Wednesday, December 16, 2009

Santa Claus: The Man, the Myth, the Legend



I had the pleasure of listening to a lecture on Santa Claus — and the myriad of cultures from which he emerged — at Pete's Candy Store in Williamsburg on Monday night. The lecture was given by Jamie Hook, a Santa enthusiast and the curator of the bar's bimonthly lecture series - Open City Dialogue (OCD). I found out a lot about the jolly old fellow, and even more about myself. Read here

Wednesday, December 9, 2009

O'Christmas Tree


The giant Brooklyn Borough Hall Christmas tree was lit up on Tuesday night (its splendor is evidenced at right), and the Brooklyn Heights Blog has thoughtfully posted a photo montage of past Borough Hall Christmas trees. The video is about five minutes long and starts out with various images of Borough Hall and its ever changing surroundings (goodbye elevated train, hello Cadman Plaza). The enormous Borough Hall Menorah will be lit on Friday night. I wonder if BHB will have an equally rich archive to share with us on that.

Wednesday, December 2, 2009

'Brooklyn Back in the Day' at BHS

The Brooklyn Film & Arts Festival documentary screening will be at the Brooklyn Historical Society this Friday and will address the theme “Brooklyn Back in the Day.”

The main films selected for the festival’s third year will reflect on the transformations, challenges and turmoil faced by Brooklyn in the late 1960s and early 1970s.

This screening has been curated by Aziz Rahman, director of the Brooklyn Film & Arts Festival. Featured will be:

“The Boys of 2nd Street Park” directed by Dan Klores, and Ron Berger (2003). This moving documentary tells the story of five young men from Brighton Beach growing up in Brooklyn during the1960s, reflecting on the many exhilarating and challenging turns in their lives.

“The Cities: Dilemma in Black and White,” produced for CBS News by John Sharnik, Bernard Birnbaum and Paul Greenberg (1968). Journalistic exploration of the social crisis in Bedford-Stuyvesant and the intervention efforts of local community groups, activists and politicians including Robert Kennedy, Jr.

"The Romeows” directed by Robert Sarnoff (2009). Explores the relationships among a group of Brooklyn College friends who have been together for 50 years.

Other Brooklyn short documentaries will also be presented. The screening will run from 7 to 9 p.m. on Friday, Dec. 4. The Brooklyn Historical Society is at 128 Pierrepont St.

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Mohawks in Brooklyn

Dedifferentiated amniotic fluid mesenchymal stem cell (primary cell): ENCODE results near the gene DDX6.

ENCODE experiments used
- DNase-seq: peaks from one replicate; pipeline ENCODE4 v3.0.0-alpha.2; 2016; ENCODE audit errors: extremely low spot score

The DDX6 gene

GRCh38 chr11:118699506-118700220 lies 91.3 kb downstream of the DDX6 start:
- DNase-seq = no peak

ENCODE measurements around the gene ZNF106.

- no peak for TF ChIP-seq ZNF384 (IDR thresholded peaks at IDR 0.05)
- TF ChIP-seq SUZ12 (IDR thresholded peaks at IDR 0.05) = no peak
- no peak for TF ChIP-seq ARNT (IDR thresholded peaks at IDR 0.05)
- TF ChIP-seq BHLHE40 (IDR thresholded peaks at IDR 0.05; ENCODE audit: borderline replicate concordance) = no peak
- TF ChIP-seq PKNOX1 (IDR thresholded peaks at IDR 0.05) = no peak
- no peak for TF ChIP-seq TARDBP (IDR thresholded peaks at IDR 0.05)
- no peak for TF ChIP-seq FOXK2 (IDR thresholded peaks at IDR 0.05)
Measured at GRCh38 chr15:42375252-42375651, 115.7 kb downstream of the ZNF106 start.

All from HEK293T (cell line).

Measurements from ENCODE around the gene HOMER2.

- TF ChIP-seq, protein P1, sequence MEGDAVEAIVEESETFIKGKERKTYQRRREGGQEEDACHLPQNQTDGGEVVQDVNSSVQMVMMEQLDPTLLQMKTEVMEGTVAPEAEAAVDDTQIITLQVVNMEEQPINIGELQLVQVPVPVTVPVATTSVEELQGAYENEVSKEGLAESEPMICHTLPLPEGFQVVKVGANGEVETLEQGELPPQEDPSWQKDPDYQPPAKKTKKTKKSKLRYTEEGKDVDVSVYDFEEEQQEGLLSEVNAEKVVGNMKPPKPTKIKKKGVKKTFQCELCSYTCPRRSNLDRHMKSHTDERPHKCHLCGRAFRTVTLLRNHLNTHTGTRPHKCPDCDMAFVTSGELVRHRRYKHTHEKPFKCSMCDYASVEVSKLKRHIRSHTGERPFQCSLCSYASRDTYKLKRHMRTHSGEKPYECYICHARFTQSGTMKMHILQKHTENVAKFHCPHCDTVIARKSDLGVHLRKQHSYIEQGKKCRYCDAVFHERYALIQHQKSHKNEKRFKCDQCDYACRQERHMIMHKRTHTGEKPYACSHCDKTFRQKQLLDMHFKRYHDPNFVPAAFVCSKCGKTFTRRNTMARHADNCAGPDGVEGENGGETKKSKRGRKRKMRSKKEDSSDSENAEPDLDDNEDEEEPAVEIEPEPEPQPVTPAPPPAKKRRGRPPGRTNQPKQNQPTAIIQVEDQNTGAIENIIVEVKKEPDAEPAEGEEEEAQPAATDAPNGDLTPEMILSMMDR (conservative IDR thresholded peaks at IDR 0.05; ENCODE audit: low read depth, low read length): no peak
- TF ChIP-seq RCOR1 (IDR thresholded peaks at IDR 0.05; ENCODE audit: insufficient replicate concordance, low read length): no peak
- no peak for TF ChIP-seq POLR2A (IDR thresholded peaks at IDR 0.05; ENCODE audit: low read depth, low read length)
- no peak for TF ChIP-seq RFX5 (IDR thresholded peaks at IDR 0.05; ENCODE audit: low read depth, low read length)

I remember hearing a few years ago that there had at one time been a community of Mohawk Indians living in Boerum Hill and that various bars in the area bore names in reference to Native American culture, such as "The Wigwam," but I never knew any details about their presence here. Thankfully, Brooklynology has posted a great little history about this Brooklyn enclave of the past.

Mohawk Indians from the Kahnawake reservation near Montreal, Canada were accomplished steel workers and came here in the early part of the 20th century to find work. Where better to find it than in the sea of skyscrapers cropping up in Manhattan?

According to Brooklynology, "The story of the Mohawk's relationship with steel and, eventually, with Brooklyn, has it's beginning in the mid 1800s with the construction of the Victoria Bridge over the St. Lawrence River. The bridge's north abutment needed to be constructed on Mohawk land. To secure the rights to build there, the railway agreed to hire several Mohawk Indians as unskilled laborers to work on the tubular structure made of riveted iron plates. According to company history, an executive viewed several young Mohawk walking along a high ledge. Being in dire need of men who would not be afraid of heights, he decided to train the Mohawk laborers in steel construction and riveting..."

Mohawks worked on such iconic structures as the Chrysler Building, the Empire State Building and the George Washington Bridge.

Read more at Brooklynology

There is also a new-ish documentary on this community that played on PBS earlier this month, To Brooklyn and Back: A Mohawk Journey. Hopefully they'll show it again because I missed it. Anyone catch it?

Tuesday, December 1, 2009

Happy Birthday, Allen Konigsberg, a.k.a., Woody Allen

Auteur Woody Allen was born Allen Stewart Konigsberg on December 1, 1935 and grew up in Brooklyn’s Flatbush neighborhood.

He attended Midwood High School. His parents, Martin and Nettie Konigsberg, were Orthodox Jews. His father worked in an assortment of short-lived jobs and his mother kept books for a florist. According to Woody, “Their virtues were ‘God and carpeting.’”

Of course he grew up to become one of filmdom’s most renowned producers and directors. He has directed dozens of films, most of which he also acted in, garnering numerous Academy Award nominations and wins along the way. Woody is also an accomplished jazz musician.

Among the films in which Allen has acted, written, directed, or co-directed are What’s New Pussycat (1965), What’s Up Tiger Lily? (1966), Take the Money and Run (1969), Bananas (1971), Play It Again, Sam (1972), Annie Hall (1977), Manhattan (1979), Broadway Danny Rose (1984), The Purple Rose of Cairo (1985), Hannah and Her Sisters (1986), Crimes and Misdemeanors (1989), Scenes from a Mall (1991), Manhattan Murder Mystery (1993), Mighty Aphrodite (1995), Sweet and Lowdown (1999), Match Point (2005), Vicky Cristina Barcelona (2008) and Whatever Works (2009).

Read more at the Eagle

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